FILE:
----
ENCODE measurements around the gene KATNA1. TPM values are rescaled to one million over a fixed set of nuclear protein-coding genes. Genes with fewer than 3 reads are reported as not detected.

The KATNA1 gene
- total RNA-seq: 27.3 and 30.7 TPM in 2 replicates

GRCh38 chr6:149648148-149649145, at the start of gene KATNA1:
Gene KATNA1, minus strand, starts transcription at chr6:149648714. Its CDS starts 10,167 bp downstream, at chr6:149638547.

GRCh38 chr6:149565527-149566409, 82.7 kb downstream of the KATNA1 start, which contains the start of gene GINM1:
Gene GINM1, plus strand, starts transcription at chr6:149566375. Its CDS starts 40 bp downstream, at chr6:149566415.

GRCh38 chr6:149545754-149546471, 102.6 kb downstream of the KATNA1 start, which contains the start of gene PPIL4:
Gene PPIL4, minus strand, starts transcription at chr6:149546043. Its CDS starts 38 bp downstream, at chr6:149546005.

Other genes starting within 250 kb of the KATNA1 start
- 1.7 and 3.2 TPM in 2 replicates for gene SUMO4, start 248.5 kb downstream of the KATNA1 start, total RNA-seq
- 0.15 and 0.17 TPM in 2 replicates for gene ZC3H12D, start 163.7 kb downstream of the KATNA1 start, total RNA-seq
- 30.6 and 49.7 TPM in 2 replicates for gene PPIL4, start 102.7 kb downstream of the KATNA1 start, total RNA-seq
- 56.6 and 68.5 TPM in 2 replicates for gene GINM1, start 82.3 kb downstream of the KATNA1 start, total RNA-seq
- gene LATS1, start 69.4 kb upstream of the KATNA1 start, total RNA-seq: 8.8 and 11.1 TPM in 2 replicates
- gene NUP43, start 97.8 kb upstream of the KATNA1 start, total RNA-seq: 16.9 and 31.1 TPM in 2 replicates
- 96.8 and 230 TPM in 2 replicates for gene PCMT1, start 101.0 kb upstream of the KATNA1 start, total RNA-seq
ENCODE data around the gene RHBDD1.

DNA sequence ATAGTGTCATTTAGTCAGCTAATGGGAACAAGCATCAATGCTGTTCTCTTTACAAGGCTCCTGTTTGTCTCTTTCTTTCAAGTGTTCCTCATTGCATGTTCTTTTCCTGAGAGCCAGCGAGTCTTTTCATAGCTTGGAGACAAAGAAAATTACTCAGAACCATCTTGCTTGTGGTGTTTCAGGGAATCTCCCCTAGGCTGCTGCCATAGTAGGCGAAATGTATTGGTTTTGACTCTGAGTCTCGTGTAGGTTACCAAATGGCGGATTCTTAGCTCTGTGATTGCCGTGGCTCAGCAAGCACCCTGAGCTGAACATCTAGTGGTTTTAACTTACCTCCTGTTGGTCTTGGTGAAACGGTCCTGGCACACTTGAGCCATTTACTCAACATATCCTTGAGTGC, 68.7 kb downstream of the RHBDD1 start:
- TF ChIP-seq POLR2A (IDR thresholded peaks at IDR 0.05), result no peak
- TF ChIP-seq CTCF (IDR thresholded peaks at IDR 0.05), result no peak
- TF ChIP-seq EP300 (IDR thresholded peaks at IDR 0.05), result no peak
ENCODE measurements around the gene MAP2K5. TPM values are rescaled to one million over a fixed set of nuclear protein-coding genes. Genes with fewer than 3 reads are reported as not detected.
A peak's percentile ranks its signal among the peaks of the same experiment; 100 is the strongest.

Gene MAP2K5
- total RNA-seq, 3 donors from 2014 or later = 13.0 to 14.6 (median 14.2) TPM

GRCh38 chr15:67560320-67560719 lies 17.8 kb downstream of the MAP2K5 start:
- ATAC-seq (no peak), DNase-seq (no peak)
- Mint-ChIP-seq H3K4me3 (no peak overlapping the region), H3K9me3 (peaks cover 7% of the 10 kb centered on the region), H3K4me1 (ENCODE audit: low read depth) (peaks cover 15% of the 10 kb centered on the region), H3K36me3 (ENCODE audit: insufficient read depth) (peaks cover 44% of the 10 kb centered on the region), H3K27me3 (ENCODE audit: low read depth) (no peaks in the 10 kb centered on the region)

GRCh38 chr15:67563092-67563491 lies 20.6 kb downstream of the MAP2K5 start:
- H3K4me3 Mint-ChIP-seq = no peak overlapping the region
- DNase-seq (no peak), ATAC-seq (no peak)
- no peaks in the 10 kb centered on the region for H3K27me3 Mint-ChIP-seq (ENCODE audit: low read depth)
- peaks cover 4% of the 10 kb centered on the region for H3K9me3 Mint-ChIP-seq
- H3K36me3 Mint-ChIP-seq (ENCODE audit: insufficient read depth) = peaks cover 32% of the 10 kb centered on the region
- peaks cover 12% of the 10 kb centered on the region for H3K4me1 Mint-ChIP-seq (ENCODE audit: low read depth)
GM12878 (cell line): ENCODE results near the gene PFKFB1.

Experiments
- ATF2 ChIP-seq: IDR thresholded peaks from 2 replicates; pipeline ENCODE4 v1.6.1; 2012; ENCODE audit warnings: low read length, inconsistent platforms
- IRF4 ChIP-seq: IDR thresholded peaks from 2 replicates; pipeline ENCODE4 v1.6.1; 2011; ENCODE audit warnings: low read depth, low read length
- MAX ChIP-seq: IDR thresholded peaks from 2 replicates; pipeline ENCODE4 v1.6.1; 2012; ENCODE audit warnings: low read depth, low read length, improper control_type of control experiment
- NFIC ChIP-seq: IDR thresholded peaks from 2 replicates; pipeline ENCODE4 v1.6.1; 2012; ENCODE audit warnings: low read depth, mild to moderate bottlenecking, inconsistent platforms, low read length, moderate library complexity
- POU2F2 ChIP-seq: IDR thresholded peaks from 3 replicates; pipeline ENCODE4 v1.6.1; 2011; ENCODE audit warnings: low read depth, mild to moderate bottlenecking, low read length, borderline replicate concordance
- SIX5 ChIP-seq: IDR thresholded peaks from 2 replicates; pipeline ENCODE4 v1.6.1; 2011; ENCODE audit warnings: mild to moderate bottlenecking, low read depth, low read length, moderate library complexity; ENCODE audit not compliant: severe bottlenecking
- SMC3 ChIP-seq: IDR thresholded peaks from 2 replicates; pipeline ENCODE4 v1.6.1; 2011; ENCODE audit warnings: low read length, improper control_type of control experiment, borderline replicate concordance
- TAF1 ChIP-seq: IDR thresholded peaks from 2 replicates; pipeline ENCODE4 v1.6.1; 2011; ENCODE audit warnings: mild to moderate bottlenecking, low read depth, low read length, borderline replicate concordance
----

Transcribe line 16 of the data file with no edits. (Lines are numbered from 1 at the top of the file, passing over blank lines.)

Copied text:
- gene NUP43, start 97.8 kb upstream of the KATNA1 start, total RNA-seq: 16.9 and 31.1 TPM in 2 replicates